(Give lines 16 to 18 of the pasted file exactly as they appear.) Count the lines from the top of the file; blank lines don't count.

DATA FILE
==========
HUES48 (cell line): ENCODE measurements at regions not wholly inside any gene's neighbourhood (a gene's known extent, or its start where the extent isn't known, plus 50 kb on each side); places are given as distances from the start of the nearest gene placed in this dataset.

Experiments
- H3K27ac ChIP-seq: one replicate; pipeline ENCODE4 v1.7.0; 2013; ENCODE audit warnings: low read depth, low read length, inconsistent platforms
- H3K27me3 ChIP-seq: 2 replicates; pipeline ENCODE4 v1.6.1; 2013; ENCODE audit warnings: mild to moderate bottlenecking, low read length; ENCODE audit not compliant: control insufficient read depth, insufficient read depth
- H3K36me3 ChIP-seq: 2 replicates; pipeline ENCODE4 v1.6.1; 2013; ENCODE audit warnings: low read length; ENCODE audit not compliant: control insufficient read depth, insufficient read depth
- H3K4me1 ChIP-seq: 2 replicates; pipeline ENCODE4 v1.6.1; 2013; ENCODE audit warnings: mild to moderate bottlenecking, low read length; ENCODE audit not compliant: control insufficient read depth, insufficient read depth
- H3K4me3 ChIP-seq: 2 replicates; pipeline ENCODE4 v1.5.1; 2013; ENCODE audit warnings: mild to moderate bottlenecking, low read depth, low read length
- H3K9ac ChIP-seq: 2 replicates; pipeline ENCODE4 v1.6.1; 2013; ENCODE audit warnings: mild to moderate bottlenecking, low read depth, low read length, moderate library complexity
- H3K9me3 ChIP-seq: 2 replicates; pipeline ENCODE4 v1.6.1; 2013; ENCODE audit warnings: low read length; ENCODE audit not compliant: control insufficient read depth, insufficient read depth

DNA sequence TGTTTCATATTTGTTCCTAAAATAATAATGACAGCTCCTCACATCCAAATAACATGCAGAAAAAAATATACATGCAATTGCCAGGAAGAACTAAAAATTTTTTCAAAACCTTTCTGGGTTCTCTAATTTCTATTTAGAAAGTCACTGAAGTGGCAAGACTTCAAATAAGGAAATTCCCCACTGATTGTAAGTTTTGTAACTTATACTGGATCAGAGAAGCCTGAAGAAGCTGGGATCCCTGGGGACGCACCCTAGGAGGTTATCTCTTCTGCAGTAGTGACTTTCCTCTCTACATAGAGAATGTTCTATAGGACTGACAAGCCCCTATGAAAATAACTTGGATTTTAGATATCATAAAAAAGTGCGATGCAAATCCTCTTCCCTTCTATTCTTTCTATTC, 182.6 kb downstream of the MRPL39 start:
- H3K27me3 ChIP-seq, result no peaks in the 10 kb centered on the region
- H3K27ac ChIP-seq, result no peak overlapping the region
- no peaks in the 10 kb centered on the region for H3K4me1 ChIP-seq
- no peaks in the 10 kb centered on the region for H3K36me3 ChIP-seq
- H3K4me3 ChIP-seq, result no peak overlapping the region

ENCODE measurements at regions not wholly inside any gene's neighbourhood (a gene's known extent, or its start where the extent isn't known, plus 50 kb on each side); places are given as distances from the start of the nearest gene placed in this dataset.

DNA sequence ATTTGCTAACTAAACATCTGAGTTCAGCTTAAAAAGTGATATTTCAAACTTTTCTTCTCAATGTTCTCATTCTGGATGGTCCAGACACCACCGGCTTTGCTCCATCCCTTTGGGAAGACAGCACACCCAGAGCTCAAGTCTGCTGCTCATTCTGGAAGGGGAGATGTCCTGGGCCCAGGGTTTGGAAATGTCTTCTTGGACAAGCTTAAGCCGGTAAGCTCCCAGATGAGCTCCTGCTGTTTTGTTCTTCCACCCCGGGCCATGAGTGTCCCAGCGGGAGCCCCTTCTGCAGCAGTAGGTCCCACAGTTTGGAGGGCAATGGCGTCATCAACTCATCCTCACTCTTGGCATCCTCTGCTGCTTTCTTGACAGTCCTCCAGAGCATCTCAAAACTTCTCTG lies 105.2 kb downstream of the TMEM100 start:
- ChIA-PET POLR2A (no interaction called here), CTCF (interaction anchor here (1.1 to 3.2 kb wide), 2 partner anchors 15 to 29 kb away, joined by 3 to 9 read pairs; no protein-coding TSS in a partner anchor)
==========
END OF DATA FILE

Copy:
ENCODE measurements at regions not wholly inside any gene's neighbourhood (a gene's known extent, or its start where the extent isn't known, plus 50 kb on each side); places are given as distances from the start of the nearest gene placed in this dataset.

DNA sequence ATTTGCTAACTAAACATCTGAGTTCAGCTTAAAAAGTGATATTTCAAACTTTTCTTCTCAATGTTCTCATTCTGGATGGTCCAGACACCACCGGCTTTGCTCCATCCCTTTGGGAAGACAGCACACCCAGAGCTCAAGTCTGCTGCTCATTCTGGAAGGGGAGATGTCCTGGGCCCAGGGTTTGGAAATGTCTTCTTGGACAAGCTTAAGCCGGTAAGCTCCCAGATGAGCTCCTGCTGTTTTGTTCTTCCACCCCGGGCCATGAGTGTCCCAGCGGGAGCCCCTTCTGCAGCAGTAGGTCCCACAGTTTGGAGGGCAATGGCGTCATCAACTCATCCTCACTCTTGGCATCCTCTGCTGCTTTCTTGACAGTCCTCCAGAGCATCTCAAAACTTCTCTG lies 105.2 kb downstream of the TMEM100 start:
- ChIA-PET POLR2A (no interaction called here), CTCF (interaction anchor here (1.1 to 3.2 kb wide), 2 partner anchors 15 to 29 kb away, joined by 3 to 9 read pairs; no protein-coding TSS in a partner anchor)